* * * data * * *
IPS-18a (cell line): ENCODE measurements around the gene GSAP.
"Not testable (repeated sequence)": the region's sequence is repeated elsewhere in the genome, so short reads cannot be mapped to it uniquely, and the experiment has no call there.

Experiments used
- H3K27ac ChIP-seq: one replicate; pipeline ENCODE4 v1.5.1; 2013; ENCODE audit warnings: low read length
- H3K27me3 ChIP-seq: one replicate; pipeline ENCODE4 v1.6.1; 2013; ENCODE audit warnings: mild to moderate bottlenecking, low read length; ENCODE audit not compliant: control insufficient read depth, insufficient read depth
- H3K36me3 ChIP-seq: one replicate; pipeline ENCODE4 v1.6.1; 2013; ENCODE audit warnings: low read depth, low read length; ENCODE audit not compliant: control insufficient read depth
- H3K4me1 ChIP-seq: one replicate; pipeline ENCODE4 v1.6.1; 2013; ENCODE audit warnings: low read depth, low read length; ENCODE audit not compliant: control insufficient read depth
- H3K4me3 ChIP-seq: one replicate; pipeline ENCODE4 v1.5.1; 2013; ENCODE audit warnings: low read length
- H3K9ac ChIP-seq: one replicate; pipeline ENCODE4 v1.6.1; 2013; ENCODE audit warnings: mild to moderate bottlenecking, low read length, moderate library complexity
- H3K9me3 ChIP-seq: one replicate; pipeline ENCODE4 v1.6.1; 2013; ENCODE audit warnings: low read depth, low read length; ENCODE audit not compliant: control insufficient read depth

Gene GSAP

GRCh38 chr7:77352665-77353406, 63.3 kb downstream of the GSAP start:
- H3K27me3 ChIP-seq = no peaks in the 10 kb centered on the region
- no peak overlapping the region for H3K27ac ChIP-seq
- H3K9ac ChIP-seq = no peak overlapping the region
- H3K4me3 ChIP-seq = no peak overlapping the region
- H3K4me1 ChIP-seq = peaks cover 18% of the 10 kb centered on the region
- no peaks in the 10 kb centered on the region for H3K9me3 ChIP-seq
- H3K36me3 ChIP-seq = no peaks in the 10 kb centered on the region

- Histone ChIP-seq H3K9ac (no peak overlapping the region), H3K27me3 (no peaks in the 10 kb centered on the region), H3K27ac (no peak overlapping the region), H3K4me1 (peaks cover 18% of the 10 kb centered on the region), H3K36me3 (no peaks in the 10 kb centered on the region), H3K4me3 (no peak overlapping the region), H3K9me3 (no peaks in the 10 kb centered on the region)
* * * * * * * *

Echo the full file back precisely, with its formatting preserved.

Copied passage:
IPS-18a (cell line): ENCODE measurements around the gene GSAP.
"Not testable (repeated sequence)": the region's sequence is repeated elsewhere in the genome, so short reads cannot be mapped to it uniquely, and the experiment has no call there.

Experiments used
- H3K27ac ChIP-seq: one replicate; pipeline ENCODE4 v1.5.1; 2013; ENCODE audit warnings: low read length
- H3K27me3 ChIP-seq: one replicate; pipeline ENCODE4 v1.6.1; 2013; ENCODE audit warnings: mild to moderate bottlenecking, low read length; ENCODE audit not compliant: control insufficient read depth, insufficient read depth
- H3K36me3 ChIP-seq: one replicate; pipeline ENCODE4 v1.6.1; 2013; ENCODE audit warnings: low read depth, low read length; ENCODE audit not compliant: control insufficient read depth
- H3K4me1 ChIP-seq: one replicate; pipeline ENCODE4 v1.6.1; 2013; ENCODE audit warnings: low read depth, low read length; ENCODE audit not compliant: control insufficient read depth
- H3K4me3 ChIP-seq: one replicate; pipeline ENCODE4 v1.5.1; 2013; ENCODE audit warnings: low read length
- H3K9ac ChIP-seq: one replicate; pipeline ENCODE4 v1.6.1; 2013; ENCODE audit warnings: mild to moderate bottlenecking, low read length, moderate library complexity
- H3K9me3 ChIP-seq: one replicate; pipeline ENCODE4 v1.6.1; 2013; ENCODE audit warnings: low read depth, low read length; ENCODE audit not compliant: control insufficient read depth

Gene GSAP

GRCh38 chr7:77352665-77353406, 63.3 kb downstream of the GSAP start:
- H3K27me3 ChIP-seq = no peaks in the 10 kb centered on the region
- no peak overlapping the region for H3K27ac ChIP-seq
- H3K9ac ChIP-seq = no peak overlapping the region
- H3K4me3 ChIP-seq = no peak overlapping the region
- H3K4me1 ChIP-seq = peaks cover 18% of the 10 kb centered on the region
- no peaks in the 10 kb centered on the region for H3K9me3 ChIP-seq
- H3K36me3 ChIP-seq = no peaks in the 10 kb centered on the region

- Histone ChIP-seq H3K9ac (no peak overlapping the region), H3K27me3 (no peaks in the 10 kb centered on the region), H3K27ac (no peak overlapping the region), H3K4me1 (peaks cover 18% of the 10 kb centered on the region), H3K36me3 (no peaks in the 10 kb centered on the region), H3K4me3 (no peak overlapping the region), H3K9me3 (no peaks in the 10 kb centered on the region)